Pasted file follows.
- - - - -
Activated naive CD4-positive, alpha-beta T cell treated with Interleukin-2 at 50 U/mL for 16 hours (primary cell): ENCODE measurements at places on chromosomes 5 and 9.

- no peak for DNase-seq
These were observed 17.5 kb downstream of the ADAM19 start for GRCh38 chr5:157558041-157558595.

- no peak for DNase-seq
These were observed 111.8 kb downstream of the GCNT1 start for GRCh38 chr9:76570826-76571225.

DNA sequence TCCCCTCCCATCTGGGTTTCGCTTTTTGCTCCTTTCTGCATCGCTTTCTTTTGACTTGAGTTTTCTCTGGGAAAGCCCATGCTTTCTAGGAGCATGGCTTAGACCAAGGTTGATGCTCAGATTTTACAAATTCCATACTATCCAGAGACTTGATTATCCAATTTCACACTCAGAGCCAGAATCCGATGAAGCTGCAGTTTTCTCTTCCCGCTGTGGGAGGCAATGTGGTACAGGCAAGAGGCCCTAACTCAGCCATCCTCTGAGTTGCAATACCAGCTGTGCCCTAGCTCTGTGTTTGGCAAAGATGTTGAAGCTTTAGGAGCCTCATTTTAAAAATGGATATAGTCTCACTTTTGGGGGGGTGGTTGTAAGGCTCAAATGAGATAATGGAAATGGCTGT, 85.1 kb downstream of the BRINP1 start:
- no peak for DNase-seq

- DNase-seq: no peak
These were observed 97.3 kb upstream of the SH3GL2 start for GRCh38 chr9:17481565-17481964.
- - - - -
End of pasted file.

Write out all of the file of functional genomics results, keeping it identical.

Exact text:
Activated naive CD4-positive, alpha-beta T cell treated with Interleukin-2 at 50 U/mL for 16 hours (primary cell): ENCODE measurements at places on chromosomes 5 and 9.

- no peak for DNase-seq
These were observed 17.5 kb downstream of the ADAM19 start for GRCh38 chr5:157558041-157558595.

- no peak for DNase-seq
These were observed 111.8 kb downstream of the GCNT1 start for GRCh38 chr9:76570826-76571225.

DNA sequence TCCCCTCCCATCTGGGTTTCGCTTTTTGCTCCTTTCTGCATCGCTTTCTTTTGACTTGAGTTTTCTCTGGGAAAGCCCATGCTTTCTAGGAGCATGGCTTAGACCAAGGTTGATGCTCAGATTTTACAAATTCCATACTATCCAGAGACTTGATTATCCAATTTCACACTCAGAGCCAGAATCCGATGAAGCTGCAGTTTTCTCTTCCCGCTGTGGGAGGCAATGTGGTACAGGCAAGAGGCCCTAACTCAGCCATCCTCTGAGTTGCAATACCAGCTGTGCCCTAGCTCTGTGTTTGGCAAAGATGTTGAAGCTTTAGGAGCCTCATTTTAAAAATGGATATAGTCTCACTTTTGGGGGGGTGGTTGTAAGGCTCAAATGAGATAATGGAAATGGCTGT, 85.1 kb downstream of the BRINP1 start:
- no peak for DNase-seq

- DNase-seq: no peak
These were observed 97.3 kb upstream of the SH3GL2 start for GRCh38 chr9:17481565-17481964.